The director, who had won an Oscar for 1971's "The French Connection," recalls making the picture in a new documentary called "Tales From the Warner Bros. Lot," which premiered on TCM and is included in the massive "100 Films Collection" from the studio.
In a segment called "Over My Dead Body," Fredkin says, "It was a trio of guys who ran the studio, Ted Ashley, Frank Wells and John Calley. Ted Ashley made all the decisions. His word was final. He decided to do 'The Exorcist,' he decided to hire me to do it."
There was a conflict though, when it came to cast the female lead. "The first choice by the heads of this studio was Audrey Hepburn. I thought that was a great idea," the director says. However, Hepburn was then living in Italy and wouldn't consent to do the film unless it was filmed there. "The next choice was Anne Bancroft. I thought that was a great idea, too," Friedkin said. The star of "The Graduate" loved the script but revealed she'd just found out she was pregnant. She asked Friedkin to wait until after she gave birth, but Friedkin told her, "Anne, I think when you have your child, you're not going to want to make a movie for a while and certainly not 'The Exorcist.'" The third choice was Jane Fonda, who turned it down. She called Calley and said, as Friedkin tells it, "Why would you want to make a piece of capitalist, rip-off bullsh*t like this?"
Meanwhile, Burstyn had been calling Friedkin and told him, "I'm destined to play this part. Do you believe in destiny, Mr. Friedkin?" He was convinced: "She had been a Catholic, she knew a lot about the church and its rituals. I found her very bright and interesting."
Burstyn had been Oscar-nominated for 1971's "The Last Picture Show," and would go on to be nominated again for "The Exorcist" and win in 1974 for "Alice Doesn't Live Here Anymore." But at the time, the studio was dead set against hiring her. When Friedkin told Ashley she was his choice, the studio head told him, "I have total faith that you'll do a great job on this movie but Ellen Burstyn will play this part over my dead body." Ashley then laid down on the floor of his office and told Friedkin to walk over him and when the director did, he grabbed his leg and said, "That's what I will do if I'm dead and you cast Ellen Burstyn in this part."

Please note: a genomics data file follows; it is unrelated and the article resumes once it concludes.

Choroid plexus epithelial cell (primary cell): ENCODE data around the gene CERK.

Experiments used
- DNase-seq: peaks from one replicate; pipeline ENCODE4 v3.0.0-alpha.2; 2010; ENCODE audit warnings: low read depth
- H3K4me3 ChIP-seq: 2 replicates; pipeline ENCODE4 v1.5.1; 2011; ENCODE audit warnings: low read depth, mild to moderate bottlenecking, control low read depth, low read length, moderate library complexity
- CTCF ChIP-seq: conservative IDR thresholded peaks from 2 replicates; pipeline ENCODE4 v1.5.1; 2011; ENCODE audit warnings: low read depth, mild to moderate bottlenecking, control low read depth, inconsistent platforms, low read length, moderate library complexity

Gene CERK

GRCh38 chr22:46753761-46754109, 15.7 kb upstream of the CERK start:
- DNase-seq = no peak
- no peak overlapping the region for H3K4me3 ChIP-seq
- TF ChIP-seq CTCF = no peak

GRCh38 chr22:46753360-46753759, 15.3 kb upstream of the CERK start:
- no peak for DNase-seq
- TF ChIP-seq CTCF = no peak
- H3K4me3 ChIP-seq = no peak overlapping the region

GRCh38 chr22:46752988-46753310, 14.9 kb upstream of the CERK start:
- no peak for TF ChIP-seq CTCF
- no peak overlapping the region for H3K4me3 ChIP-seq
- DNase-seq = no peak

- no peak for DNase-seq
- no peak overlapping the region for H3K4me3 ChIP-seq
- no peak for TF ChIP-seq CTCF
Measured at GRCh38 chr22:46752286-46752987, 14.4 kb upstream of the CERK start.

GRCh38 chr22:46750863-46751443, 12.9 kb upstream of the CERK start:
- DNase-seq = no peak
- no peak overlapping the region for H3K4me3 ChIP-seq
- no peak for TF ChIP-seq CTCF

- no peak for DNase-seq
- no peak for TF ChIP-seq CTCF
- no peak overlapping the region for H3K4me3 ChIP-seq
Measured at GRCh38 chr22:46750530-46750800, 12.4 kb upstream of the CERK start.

Somehow -- Friedkin doesn't specify in the documentary -- he got the go-ahead to cast Burstyn. The film was nominated for 10 Academy Awards (winning two, for sound and adapted screenplay) and made $232 million at the box office. Years later when Friedkin asked Ashley, "What do you think of Burstyn now?" Ashley responded, "If we had had Jane Fonda, we'd have done a billion dollars!"
Friedkin also noted, "We never previewed 'The Exorcist.' That was a choice made by the management, and I'm very glad they made it because if we had previewed 'The Exorcist,' I would still be cutting it now."